Delinquency Drop Shows Impact of FHA Measures

In a surprise reversal, the delinquency rate on single-family mortgages insured by the Federal Housing Administration has fallen in each of the last three months amid record volume.

Stable home prices and higher-quality loans are aiding agency recovery, but FHA commissioner David Stevens cautioned that the market is still on federal life support.

“Let’s be real—it’s still a government-financed market,” Stevens said at the MBA National Secondary Market Conference in New York last week. “We have a lot of work to do to get the capital markets back to a sustainable level.”

Citing a study by Campbell Communications, a Washington research firm, Stevens also said the FHA backed more single-family mortgages than Fannie Mae and Freddie Mac purchased or guaranteed in the first quarter of this year. The FHA is on track to guarantee 1.9 million loans this fiscal year, the same as in the one that ended Sept. 30, which was up from 1.1 million a year earlier.

For FHA to handle so much volume “is a sign of a very sick market,” Stevens said. “Unfortunately, I don’t think that’s going to be changing anytime soon.”

These days FHA loans are nearly the only product lenders can offer borrowers who have little money for a down payment (and the Department of Veterans Affairs and the Department of Agriculture’s Rural Housing Service serve only their respective niches). FHA lending now accounts for 30% of all residential mortgages written, up from 3% in 2006, said Brian Chappelle, a partner at the Washington consulting firm Potomac Partners and a former official with the Department of HUD.

In recent years higher volume and market share came at a stiff price: higher defaults and losses. An audit released in November showed that in the fiscal year that ended Sept. 30, the FHA’s capital reserve ratio had fallen to 0.53%, well below the congressionally mandated minimum of 2%.

Since joining the FHA last year, Stevens has focused on weeding out poor-performing lenders and has shut down more than 1,100 (formerly) FHA-approved lenders.

In the previous decade, the highest number of lenders the FHA had ever cut off in one year was 28, he said.

In January the FHA announced four major policy changes to improve credit quality and bolster the agency’s reserves.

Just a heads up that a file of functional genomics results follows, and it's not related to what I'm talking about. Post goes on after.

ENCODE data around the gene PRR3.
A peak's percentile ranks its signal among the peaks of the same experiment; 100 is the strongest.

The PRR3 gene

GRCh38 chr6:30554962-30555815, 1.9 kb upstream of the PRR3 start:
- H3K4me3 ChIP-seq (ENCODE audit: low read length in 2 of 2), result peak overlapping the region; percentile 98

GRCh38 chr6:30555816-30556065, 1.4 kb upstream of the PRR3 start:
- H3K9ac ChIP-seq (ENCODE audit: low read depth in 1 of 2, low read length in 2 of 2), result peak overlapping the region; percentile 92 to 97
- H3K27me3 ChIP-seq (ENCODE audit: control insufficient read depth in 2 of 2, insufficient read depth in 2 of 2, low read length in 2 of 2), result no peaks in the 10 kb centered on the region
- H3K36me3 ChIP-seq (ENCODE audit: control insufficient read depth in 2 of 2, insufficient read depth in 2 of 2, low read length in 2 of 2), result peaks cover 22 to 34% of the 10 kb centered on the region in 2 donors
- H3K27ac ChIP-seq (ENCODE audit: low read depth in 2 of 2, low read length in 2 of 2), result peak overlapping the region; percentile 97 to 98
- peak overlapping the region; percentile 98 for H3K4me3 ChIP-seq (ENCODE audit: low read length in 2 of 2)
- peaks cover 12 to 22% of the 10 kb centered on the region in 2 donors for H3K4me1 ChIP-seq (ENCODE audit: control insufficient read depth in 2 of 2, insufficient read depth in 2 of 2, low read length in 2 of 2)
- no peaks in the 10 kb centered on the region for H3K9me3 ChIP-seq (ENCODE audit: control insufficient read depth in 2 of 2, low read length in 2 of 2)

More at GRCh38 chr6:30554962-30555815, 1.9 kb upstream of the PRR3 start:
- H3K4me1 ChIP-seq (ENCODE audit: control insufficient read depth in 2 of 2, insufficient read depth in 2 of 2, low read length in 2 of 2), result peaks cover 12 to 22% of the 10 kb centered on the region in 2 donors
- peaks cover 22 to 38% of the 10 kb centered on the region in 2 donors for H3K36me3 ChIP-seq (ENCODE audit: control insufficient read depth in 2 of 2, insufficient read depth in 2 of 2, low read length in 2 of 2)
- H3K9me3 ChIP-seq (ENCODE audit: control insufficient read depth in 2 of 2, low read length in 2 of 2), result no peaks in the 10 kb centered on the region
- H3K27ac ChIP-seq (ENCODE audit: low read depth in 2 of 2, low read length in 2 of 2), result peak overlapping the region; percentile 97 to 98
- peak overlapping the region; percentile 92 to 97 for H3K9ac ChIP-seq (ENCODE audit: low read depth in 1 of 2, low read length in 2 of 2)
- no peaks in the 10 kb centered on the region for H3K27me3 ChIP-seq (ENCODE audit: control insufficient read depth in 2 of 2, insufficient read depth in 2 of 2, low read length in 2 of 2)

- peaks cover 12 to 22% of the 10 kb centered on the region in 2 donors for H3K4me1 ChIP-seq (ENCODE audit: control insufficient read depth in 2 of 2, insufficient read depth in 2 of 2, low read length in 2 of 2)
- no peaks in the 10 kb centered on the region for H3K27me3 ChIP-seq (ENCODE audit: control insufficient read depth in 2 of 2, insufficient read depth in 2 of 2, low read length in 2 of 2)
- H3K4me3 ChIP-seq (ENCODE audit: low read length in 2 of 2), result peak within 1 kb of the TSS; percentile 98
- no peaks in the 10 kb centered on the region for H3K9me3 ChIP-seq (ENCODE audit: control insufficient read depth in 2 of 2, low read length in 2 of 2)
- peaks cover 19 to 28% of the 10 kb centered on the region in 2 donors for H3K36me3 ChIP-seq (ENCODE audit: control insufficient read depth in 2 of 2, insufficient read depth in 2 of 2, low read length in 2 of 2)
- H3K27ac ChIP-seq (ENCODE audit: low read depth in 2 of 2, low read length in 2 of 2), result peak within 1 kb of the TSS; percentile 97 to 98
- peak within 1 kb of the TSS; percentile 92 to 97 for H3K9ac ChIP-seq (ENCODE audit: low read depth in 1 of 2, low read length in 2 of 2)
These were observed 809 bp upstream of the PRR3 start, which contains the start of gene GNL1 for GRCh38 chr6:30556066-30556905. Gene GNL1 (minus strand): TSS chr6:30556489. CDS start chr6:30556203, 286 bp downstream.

It raised upfront mortgage insurance premiums by 50 basis points, to 2.25%, required higher down payments from borrowers with low credit scores, reduced home-seller concessions to 3% from 6% and increased enforcement actions against FHA lenders.

The FHA also has asked Congress for greater power to make lenders indemnify it for losses. Such actions have put the FHA on more solid footing, Stevens said.

The agency currently has $2 billion more capital than it did at the end of last year. The MBA reported that the seasonally adjusted delinquency rate rose for every loan type in the first quarter—except for FHA loans, where the rate fell 48 basis points from a year earlier, to 13.15%

Perhaps the biggest change has been a dramatic drop in the number of FHA-insured loans with FICO scores below 620, which accounted for 37% of the FHA’s book of business but had dropped to just 4% in the last year, Chappelle said.

“Lender tightening is stopping loans below 620, so they’re getting a better-quality loan even though volume is still high,” he said.

With higher-quality loans, lower defaults and higher premiums, the FHA could raise its capital ratio this fiscal year if house prices hold steady, Chappelle said. Last year’s audit included a 6.5% projected decline in housing prices this year, which has not yet materialized, he said. “I think it’s definitely plausible that FHA’s fund could reach an economic value of $20 billion, which would put them over the 2% capital ratio,” he said.